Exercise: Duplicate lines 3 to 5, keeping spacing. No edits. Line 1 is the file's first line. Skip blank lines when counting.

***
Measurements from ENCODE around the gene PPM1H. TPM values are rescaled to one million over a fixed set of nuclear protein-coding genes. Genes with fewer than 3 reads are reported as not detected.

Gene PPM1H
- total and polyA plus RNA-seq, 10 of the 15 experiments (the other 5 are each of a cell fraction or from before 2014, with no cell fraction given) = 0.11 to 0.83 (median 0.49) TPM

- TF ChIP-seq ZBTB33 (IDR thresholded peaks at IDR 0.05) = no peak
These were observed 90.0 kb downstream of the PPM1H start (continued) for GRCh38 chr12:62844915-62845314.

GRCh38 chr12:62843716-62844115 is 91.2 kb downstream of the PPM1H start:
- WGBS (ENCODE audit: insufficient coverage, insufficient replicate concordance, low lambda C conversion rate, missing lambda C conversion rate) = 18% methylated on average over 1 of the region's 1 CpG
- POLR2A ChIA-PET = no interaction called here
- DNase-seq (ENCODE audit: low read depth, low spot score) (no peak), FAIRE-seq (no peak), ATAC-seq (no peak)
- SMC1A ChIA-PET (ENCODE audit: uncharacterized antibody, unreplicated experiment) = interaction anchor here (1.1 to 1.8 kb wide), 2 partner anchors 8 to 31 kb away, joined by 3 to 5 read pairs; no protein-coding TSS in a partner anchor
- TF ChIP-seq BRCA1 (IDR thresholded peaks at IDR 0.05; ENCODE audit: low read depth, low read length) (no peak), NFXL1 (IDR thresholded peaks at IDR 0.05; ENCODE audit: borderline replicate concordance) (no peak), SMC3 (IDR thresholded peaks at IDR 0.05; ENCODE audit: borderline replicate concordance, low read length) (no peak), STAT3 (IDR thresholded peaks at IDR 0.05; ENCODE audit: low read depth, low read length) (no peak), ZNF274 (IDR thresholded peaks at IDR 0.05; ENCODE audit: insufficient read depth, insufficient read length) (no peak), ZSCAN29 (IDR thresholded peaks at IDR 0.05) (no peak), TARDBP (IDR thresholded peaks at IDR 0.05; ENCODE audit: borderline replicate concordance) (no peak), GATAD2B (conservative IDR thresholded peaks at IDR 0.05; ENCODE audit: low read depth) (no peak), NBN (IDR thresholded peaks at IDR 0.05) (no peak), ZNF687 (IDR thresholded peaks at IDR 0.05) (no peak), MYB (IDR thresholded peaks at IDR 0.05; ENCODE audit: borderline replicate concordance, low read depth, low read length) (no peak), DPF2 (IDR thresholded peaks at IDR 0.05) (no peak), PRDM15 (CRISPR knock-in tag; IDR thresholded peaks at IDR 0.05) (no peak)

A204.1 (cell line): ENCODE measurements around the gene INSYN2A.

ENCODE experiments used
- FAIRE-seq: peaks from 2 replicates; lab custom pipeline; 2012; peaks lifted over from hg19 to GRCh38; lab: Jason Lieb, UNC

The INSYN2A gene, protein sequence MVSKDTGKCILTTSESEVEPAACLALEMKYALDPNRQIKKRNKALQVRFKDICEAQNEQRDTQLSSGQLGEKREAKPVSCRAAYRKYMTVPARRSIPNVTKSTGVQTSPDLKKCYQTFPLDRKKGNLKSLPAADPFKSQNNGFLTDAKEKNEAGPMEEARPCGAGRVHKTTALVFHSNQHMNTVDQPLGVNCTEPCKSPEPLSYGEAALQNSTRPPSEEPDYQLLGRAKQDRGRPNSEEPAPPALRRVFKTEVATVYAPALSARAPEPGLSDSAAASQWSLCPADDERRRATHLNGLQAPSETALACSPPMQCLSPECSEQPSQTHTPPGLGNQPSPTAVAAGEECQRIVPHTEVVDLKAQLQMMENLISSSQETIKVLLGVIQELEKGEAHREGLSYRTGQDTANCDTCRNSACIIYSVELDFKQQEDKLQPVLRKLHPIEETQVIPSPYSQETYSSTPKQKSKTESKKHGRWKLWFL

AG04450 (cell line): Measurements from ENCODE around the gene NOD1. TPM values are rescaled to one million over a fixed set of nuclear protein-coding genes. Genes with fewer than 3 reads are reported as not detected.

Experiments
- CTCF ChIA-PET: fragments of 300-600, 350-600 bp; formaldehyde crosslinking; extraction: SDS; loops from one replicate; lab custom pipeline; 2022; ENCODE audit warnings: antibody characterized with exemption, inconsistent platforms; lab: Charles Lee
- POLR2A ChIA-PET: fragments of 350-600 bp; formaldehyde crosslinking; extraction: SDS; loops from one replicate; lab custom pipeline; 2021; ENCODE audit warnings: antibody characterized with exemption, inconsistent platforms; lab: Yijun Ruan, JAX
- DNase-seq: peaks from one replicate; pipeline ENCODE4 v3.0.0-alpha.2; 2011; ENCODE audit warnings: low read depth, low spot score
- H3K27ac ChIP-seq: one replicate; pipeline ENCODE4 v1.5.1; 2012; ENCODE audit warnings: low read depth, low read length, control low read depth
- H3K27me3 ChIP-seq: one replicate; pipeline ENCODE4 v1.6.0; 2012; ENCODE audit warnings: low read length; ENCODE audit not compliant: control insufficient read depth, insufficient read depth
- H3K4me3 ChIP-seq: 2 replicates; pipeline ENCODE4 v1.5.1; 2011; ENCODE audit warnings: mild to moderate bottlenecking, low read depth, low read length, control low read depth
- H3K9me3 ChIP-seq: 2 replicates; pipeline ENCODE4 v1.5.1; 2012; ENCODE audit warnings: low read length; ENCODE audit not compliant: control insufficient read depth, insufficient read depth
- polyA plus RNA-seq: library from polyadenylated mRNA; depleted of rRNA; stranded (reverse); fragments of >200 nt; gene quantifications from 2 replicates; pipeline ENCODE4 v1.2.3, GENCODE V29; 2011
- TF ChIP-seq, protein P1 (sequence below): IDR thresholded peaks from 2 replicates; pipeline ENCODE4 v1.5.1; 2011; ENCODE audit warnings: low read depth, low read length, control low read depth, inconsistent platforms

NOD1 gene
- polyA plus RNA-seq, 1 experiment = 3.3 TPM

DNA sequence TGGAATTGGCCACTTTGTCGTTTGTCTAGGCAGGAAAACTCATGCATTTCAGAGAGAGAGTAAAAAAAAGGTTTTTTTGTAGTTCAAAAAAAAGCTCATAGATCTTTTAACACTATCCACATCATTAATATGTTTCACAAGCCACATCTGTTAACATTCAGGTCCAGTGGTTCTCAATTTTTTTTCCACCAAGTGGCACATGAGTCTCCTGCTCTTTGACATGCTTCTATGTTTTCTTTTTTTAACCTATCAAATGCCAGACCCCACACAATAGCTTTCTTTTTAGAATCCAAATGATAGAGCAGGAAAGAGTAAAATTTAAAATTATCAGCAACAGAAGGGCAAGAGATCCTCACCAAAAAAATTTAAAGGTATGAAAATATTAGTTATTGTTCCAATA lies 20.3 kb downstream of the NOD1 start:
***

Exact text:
- total and polyA plus RNA-seq, 10 of the 15 experiments (the other 5 are each of a cell fraction or from before 2014, with no cell fraction given) = 0.11 to 0.83 (median 0.49) TPM

- TF ChIP-seq ZBTB33 (IDR thresholded peaks at IDR 0.05) = no peak
These were observed 90.0 kb downstream of the PPM1H start (continued) for GRCh38 chr12:62844915-62845314.